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Issue 37 | January 2016

LIANSWERS

This newsletter includes information to help lawyers reduce the likelihood of being sued for malpractice. The material presented is not intended to establish, report, or create the standard of care for lawyers. The articles do not represent a complete analysis of the topics presented, and readers should conduct their own appropriate legal research.
Title insurance ruling covers homeowners in hidden, illegal renovations case

In December 2015, the Ontario Court of Appeal established scope on the extent of title coverage when it ruled that a title insurance policy covered defects from renovations that didn’t meet code or have municipal approval. In MacDonald v. Chicago Title Insurance Company of Canada, 2015 ONCA 842, the standard form insurance contract covered the homeowners, who learned seven years after their purchase that a load-bearing wall had been removed during renovation work undertaken by the previous owner without a building permit. The Court ruled that the title insurance policy covered a post-closing remediation order from the city with regard to illegal renovations.

The homeowners had initially brought a summary judgment motion in the case, but the lower court judge ruled that their title coverage did not protect them as the house remained marketable in spite of the illegal construction, and where the city work order was not registered on title, a summary judgment was granted in favour of Chicago Title.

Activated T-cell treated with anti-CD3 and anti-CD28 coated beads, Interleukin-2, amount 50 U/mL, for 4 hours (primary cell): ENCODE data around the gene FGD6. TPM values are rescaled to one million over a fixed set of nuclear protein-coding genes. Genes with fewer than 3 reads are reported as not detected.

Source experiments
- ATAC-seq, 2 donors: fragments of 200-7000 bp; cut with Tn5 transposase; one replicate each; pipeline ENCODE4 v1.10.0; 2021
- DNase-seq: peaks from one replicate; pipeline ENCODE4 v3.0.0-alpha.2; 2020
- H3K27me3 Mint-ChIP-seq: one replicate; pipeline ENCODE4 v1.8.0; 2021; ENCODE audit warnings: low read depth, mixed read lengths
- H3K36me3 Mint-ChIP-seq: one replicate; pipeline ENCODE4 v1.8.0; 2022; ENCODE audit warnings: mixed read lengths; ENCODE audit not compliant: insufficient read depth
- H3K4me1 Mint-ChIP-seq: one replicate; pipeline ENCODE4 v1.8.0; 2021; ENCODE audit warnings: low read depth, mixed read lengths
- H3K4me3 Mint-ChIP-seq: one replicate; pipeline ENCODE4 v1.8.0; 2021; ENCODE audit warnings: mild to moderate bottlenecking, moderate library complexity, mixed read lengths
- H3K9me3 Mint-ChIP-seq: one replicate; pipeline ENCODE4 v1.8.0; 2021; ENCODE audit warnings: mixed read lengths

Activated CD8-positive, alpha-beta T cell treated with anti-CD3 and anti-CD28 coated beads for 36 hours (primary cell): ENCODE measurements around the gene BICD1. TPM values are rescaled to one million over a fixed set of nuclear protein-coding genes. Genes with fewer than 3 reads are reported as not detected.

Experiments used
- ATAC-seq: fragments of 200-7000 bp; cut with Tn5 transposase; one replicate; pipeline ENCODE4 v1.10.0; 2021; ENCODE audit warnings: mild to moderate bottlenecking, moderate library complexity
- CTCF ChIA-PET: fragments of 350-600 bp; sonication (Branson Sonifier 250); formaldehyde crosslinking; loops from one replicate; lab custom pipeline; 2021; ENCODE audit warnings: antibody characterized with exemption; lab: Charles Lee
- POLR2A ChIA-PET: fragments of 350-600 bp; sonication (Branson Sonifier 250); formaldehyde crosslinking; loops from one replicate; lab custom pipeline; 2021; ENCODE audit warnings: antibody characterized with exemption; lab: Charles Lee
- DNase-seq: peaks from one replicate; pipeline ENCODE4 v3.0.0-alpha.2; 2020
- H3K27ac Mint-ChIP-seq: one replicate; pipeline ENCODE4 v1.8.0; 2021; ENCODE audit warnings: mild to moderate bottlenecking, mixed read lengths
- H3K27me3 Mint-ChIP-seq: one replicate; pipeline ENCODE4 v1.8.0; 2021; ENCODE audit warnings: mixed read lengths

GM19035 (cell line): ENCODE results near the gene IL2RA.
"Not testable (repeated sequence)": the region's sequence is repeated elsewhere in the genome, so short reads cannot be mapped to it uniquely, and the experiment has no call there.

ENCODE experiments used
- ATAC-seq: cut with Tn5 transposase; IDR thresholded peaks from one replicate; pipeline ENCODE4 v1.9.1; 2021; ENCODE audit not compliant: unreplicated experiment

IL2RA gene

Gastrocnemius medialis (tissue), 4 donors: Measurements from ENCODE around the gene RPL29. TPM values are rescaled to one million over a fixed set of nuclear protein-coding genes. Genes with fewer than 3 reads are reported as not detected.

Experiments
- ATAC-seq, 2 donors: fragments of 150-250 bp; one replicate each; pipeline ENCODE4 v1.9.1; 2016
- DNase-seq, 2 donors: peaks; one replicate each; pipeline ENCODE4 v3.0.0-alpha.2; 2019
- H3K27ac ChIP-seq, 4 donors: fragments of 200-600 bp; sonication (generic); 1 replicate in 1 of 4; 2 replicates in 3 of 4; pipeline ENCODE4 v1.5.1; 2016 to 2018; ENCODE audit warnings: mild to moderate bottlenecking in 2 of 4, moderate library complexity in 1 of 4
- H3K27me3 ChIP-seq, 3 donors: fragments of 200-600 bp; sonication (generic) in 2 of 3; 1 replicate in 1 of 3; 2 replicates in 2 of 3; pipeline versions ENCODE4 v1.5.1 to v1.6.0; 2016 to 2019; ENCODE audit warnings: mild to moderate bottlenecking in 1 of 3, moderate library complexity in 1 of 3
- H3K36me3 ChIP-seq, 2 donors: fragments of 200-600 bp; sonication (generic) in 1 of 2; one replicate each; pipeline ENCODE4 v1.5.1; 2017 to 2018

The appeal judge, Justice C. William Hourigan disagreed with the motion judge’s interpretation of the contract, stating that municipal work orders “are a defect that can only be discovered by what are commonly known as ‘off-title searches’”, noting that “the restrictive scope of title insurance contemplated by the motion judge would cause chaos in the real estate bar as, no doubt, purchasers of title insurance throughout the province has instructed their solicitors not to conduct the off-title searches on the understanding that such defects were covered by their title insurance.”

Hourigan ruled that the property was unmarketable within the definition of the title policy due to the previous owner’s failure to obtain the necessary municipal approval for the changes, and awarded the couple their costs for the appeal and the earlier motion application.